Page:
Ware doesn’t make light of Lo’s lifelong anxiety or the trauma she’s recently experienced. By tightly weaving anxiety into the novel’s action, she shows the impact such an illness can have on one’s daily functioning. At the same time, this same condition makes Lo more attuned to others’ pain, and her past experiences have given her the tools to respond to frightening circumstances. By showing that there’s more to Lo than meets the eye at the beginning of the novel, Ware argues that the same should be assumed about others with similar challenging conditions.
Trauma, Mental Illness, and Resilience ThemeTracker
Trauma, Mental Illness, and Resilience Quotes in The Woman in Cabin 10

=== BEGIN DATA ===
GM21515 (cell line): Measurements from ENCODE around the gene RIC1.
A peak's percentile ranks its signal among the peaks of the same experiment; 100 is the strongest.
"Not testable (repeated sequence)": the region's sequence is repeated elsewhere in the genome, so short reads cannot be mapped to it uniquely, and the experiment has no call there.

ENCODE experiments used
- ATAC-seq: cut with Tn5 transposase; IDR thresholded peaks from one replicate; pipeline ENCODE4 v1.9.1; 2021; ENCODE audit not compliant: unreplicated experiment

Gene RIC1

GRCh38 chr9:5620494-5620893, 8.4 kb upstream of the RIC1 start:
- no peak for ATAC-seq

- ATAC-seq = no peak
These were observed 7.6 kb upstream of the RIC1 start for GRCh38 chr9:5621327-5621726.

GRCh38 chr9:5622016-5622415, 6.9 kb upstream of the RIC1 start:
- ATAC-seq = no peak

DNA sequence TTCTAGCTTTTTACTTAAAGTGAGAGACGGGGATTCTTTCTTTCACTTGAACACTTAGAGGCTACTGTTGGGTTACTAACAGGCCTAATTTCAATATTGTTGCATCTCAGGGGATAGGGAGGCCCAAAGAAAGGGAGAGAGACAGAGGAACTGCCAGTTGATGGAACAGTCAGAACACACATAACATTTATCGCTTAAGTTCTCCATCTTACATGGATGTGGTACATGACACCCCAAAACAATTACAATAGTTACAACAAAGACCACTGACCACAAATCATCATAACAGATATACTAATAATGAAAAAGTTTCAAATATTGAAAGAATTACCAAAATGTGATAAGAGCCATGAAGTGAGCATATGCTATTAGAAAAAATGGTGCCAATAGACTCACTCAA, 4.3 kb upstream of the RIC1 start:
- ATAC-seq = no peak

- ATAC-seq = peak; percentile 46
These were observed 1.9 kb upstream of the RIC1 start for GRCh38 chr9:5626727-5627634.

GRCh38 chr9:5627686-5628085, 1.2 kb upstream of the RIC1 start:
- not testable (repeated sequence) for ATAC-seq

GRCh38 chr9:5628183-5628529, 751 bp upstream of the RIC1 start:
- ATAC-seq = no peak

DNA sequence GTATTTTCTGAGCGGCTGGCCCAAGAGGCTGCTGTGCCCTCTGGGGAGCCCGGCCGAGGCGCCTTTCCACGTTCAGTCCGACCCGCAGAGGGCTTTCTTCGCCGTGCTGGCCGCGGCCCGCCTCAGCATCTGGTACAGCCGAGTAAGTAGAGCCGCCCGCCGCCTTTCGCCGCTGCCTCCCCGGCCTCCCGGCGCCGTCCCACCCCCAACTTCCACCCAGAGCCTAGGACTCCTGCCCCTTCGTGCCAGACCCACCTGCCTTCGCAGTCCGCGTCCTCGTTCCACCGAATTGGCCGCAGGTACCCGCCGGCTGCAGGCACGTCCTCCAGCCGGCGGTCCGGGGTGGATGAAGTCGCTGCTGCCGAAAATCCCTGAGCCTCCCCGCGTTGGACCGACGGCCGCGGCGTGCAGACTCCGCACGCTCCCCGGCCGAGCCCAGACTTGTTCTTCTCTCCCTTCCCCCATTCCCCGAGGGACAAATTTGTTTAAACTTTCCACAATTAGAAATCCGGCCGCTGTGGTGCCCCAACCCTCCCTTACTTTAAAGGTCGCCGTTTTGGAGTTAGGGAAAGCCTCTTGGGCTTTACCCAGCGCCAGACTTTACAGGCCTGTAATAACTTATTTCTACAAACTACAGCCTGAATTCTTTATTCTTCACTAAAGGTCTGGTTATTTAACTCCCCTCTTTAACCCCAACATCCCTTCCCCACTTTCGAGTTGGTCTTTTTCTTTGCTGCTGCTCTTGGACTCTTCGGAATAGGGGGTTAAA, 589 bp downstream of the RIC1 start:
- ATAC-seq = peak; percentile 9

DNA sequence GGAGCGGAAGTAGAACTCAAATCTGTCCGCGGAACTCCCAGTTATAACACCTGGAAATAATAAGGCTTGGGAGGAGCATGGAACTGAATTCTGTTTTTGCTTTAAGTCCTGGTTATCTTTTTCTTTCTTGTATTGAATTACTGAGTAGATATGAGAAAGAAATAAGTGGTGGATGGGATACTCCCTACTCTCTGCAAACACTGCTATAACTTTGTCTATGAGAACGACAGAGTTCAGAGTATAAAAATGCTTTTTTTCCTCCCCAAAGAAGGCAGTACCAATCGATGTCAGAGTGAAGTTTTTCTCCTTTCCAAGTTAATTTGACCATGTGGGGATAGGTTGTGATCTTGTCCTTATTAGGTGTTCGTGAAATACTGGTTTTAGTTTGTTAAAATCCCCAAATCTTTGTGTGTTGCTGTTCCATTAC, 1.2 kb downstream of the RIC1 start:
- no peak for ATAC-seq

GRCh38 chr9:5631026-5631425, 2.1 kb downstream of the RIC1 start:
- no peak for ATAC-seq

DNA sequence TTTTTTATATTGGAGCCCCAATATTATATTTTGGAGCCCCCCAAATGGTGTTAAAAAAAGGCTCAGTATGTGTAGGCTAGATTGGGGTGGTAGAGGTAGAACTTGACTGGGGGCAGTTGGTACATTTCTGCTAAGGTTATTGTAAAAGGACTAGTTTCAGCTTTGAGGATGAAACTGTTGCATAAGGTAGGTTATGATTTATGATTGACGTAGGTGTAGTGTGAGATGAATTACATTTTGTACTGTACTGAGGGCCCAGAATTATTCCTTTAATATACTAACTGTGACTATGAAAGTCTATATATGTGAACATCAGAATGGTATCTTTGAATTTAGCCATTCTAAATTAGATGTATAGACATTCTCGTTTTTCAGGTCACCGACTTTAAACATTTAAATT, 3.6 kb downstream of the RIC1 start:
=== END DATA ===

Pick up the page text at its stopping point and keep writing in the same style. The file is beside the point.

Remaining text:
I felt an odd reluctance to go into details, not just because talking about it brought back unpleasant flashes of what had happened but also out of a kind of pride. I wanted to sit at this table as a professional, the smooth, capable journalist able to take on all comers. I didn’t relish the portrait of myself as a frightened victim, cowering in my own bedroom […] I should have just stayed in my room, head beneath the duvet, was the truth. Stupid Lo, sticking your neck out.
…[T]he kind of publicity that an unexplained death would generate could sink the whole enterprise. Something like this could scupper the Aurora before she was even launched, and if that happened, everyone on board could lose their jobs, from the captain down to Iwona, the cleaner.
I knew that.
But I had heard something. Something that had made me start from my sleep with my heart pounding two hundred beats per minute, and my palms wet with sweat, and the conviction that somewhere very close by, another woman was in grave trouble. I knew what it was like to be that girl—to realize, in an instant, how incredibly fragile your hold on life could be, how paper-thin the walls of security really were.